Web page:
Thursday, January 22, 2009
The Coming of Nova, The Dog
It was August, 1989. It was hot and I was crabby from the hot. I was finishing up the morning chores, the horses were all watered and settled for the day and I was heading for the house, when a ruckus came up my driveway. The ruckus turned out to be an Arab mare in flaming heat and she parked herself by the fence of the first stallion she came upon. I turned around to the tack room, got a halter, got her captured without injury to me, her or the fence, and into an empty corral. I then recognized her as belonging to a neighbor a little more then a quarter of a mile down the road and around a couple of corners which put them within view of my place and not that far in a straight line. It was way too hot to return her now so I got her a tub of water, some hay and left her there in the corral.
That evening, after I had finished my stuff and the sun had set, I took the Arab and myself on a walk to her home. The person who owned her was an absentee owner. Pancho had bought the 10 acres on the creek (only seasonally wet) but lived in East L.A. He had renters out here who took care of his animal collection as part of the rent deal. I got to the driveway to find, oh joy, the Drunken D’s in their car. The Drunken D’s lived on out the road about a mile from me and earned their name each and every day. You could smell them from yards away. They jumped out of their car, yelling that they were so glad to see I had Cece and she was safe. Turned out the renters had pulled out with no notice so Pancho had the Drunken D’s feeding for him. Of all the people on the mountain he picked the absolute least reliable. They opened the gate for me and I took Cece in where there was hay waiting for her. Guess the D’s thought she would magically reappear? They offered me a ride home which I declined as I wanted a long and healthy life.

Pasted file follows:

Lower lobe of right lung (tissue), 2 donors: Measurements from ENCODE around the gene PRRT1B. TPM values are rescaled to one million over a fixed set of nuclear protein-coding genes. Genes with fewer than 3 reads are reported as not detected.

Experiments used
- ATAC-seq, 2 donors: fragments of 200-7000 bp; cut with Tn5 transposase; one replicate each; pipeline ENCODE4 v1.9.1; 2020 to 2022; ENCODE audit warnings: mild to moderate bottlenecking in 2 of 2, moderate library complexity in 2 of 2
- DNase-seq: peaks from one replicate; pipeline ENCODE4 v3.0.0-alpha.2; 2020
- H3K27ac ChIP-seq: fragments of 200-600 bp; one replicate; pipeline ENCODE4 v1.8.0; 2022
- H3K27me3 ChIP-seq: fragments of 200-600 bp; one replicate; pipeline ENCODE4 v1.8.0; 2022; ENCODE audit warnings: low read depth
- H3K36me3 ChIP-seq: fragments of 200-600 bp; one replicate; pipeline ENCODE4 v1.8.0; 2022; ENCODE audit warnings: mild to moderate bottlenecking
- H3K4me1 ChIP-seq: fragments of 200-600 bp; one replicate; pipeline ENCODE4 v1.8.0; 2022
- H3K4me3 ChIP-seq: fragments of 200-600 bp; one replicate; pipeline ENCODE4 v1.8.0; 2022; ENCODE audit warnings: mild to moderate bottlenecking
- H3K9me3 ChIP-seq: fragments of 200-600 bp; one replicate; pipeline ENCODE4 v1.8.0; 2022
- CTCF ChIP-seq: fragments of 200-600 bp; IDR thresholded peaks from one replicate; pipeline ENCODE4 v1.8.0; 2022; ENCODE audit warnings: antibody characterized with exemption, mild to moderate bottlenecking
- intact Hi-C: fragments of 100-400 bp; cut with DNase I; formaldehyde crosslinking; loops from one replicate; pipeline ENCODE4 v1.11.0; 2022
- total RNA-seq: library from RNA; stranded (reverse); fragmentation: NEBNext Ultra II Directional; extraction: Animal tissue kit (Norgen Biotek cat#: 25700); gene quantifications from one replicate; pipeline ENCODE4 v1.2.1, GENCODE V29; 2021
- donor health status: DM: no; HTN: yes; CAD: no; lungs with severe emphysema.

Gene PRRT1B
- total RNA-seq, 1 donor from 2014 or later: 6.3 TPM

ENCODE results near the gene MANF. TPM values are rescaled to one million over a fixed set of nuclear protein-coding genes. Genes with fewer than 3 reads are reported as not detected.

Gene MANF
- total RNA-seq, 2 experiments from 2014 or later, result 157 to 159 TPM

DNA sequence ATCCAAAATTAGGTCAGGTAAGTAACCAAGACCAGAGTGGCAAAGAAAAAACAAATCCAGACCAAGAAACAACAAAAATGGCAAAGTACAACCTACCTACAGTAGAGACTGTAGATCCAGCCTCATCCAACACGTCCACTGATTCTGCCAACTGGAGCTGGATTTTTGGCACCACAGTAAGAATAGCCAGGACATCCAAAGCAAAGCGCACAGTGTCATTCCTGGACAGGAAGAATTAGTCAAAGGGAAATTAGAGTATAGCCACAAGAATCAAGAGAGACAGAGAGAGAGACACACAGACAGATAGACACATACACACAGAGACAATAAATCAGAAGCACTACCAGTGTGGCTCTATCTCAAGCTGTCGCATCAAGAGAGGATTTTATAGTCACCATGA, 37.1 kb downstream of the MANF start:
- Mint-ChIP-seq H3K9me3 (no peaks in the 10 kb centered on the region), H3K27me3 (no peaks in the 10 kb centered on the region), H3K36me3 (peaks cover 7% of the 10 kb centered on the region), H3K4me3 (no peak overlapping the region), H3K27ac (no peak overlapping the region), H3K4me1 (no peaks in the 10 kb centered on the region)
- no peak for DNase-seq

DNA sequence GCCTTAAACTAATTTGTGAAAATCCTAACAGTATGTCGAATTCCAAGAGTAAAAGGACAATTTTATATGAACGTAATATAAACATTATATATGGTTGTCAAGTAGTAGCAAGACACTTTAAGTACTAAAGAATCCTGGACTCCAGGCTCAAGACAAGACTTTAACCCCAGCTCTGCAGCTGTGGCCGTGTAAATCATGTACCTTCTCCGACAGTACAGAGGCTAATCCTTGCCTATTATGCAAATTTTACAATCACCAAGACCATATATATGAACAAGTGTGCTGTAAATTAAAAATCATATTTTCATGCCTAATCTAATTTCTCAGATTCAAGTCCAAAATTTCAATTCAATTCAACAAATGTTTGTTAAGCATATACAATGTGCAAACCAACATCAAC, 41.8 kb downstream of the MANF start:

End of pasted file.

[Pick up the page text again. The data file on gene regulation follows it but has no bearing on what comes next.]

The next morning, I went on down to Pancho’s to check the animals and sure enough everything was out of water and had no feed. I fed rabbits, chickens, Cece, goats, all sorts of fowl, and petted the lonely dog while feeding her. Note that last one; that is what did it for me.
The next morning, I was at the barn setting out hay for that night’s feeding and the lonely dog comes trotting up the hill, greeting me as a long-lost friend and with the attitude that of course I am glad to see her and that of course I love her. That was her attitude with which she greeted people her entire life. I was hooked, of course. I fed her, petted her some more, named her Nova & had to go on to work. She was waiting for me with the rest of my dogs when I got home and stayed all weekend up at my place. That was the weekend that Pancho rounded up some friends and removed all his animals. Guess he did not miss the dog.
Nova did not spend all her time at my place at first. She continued to check out Pancho’s place and another neighbor’s place. At that time the other neighbor did not know where she lived but they enjoyed her. And that made the setting for one of the famous Nova stories that they tell to this day. Seems they were having a barbeque when Nova showed up. She got petted by all and was happily enjoying the attention. Just as the steaks were ready, she jumped up, grabbed a one pound porterhouse off the grill and took off, leaving laughter behind. They had been calling her Thicktail, because she did have a thick tail, and when they found out that I had adopted her, they just had to tell me their Thicktail story about her and the steak.
Nova was with me for nearly 16 years, passing on at age 19. And she was correct—everyone was always glad to see her.